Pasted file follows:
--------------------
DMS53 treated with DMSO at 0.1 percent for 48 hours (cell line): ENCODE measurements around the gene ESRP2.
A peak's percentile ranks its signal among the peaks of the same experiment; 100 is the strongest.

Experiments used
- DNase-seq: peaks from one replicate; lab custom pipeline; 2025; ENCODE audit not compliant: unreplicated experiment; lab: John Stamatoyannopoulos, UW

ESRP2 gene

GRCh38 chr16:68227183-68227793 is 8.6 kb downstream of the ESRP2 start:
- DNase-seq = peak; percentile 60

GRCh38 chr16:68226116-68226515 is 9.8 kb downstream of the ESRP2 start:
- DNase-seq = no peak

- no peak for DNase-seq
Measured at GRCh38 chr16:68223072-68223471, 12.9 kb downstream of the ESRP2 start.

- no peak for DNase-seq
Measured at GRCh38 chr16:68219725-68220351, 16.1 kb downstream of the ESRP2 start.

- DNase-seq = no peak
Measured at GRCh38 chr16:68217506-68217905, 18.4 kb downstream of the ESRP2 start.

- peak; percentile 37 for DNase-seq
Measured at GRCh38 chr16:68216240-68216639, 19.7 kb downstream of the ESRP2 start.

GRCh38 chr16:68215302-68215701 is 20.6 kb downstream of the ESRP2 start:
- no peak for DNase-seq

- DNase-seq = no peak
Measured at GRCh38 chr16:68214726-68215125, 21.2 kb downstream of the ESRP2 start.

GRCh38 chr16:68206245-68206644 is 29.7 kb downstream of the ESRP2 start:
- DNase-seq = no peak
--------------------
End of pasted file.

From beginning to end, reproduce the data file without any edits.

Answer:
DMS53 treated with DMSO at 0.1 percent for 48 hours (cell line): ENCODE measurements around the gene ESRP2.
A peak's percentile ranks its signal among the peaks of the same experiment; 100 is the strongest.

Experiments used
- DNase-seq: peaks from one replicate; lab custom pipeline; 2025; ENCODE audit not compliant: unreplicated experiment; lab: John Stamatoyannopoulos, UW

ESRP2 gene

GRCh38 chr16:68227183-68227793 is 8.6 kb downstream of the ESRP2 start:
- DNase-seq = peak; percentile 60

GRCh38 chr16:68226116-68226515 is 9.8 kb downstream of the ESRP2 start:
- DNase-seq = no peak

- no peak for DNase-seq
Measured at GRCh38 chr16:68223072-68223471, 12.9 kb downstream of the ESRP2 start.

- no peak for DNase-seq
Measured at GRCh38 chr16:68219725-68220351, 16.1 kb downstream of the ESRP2 start.

- DNase-seq = no peak
Measured at GRCh38 chr16:68217506-68217905, 18.4 kb downstream of the ESRP2 start.

- peak; percentile 37 for DNase-seq
Measured at GRCh38 chr16:68216240-68216639, 19.7 kb downstream of the ESRP2 start.

GRCh38 chr16:68215302-68215701 is 20.6 kb downstream of the ESRP2 start:
- no peak for DNase-seq

- DNase-seq = no peak
Measured at GRCh38 chr16:68214726-68215125, 21.2 kb downstream of the ESRP2 start.

GRCh38 chr16:68206245-68206644 is 29.7 kb downstream of the ESRP2 start:
- DNase-seq = no peak